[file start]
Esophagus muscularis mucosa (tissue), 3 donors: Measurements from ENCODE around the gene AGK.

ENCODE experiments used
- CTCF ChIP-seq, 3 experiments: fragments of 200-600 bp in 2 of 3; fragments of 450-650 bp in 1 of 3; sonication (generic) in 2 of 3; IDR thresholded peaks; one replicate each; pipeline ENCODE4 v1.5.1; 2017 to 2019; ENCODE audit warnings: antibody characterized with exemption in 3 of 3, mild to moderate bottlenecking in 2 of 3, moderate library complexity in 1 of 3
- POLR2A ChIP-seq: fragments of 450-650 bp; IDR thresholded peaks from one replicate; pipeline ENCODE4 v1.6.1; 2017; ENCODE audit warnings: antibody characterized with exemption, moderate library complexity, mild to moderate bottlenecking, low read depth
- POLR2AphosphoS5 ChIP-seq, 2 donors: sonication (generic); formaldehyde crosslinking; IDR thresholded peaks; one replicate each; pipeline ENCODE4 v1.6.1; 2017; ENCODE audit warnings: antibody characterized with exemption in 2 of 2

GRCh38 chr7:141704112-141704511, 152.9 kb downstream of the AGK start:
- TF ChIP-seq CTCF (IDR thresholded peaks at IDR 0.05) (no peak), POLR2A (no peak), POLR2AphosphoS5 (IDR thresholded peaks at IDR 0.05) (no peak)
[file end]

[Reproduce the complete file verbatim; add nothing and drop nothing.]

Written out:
Esophagus muscularis mucosa (tissue), 3 donors: Measurements from ENCODE around the gene AGK.

ENCODE experiments used
- CTCF ChIP-seq, 3 experiments: fragments of 200-600 bp in 2 of 3; fragments of 450-650 bp in 1 of 3; sonication (generic) in 2 of 3; IDR thresholded peaks; one replicate each; pipeline ENCODE4 v1.5.1; 2017 to 2019; ENCODE audit warnings: antibody characterized with exemption in 3 of 3, mild to moderate bottlenecking in 2 of 3, moderate library complexity in 1 of 3
- POLR2A ChIP-seq: fragments of 450-650 bp; IDR thresholded peaks from one replicate; pipeline ENCODE4 v1.6.1; 2017; ENCODE audit warnings: antibody characterized with exemption, moderate library complexity, mild to moderate bottlenecking, low read depth
- POLR2AphosphoS5 ChIP-seq, 2 donors: sonication (generic); formaldehyde crosslinking; IDR thresholded peaks; one replicate each; pipeline ENCODE4 v1.6.1; 2017; ENCODE audit warnings: antibody characterized with exemption in 2 of 2

GRCh38 chr7:141704112-141704511, 152.9 kb downstream of the AGK start:
- TF ChIP-seq CTCF (IDR thresholded peaks at IDR 0.05) (no peak), POLR2A (no peak), POLR2AphosphoS5 (IDR thresholded peaks at IDR 0.05) (no peak)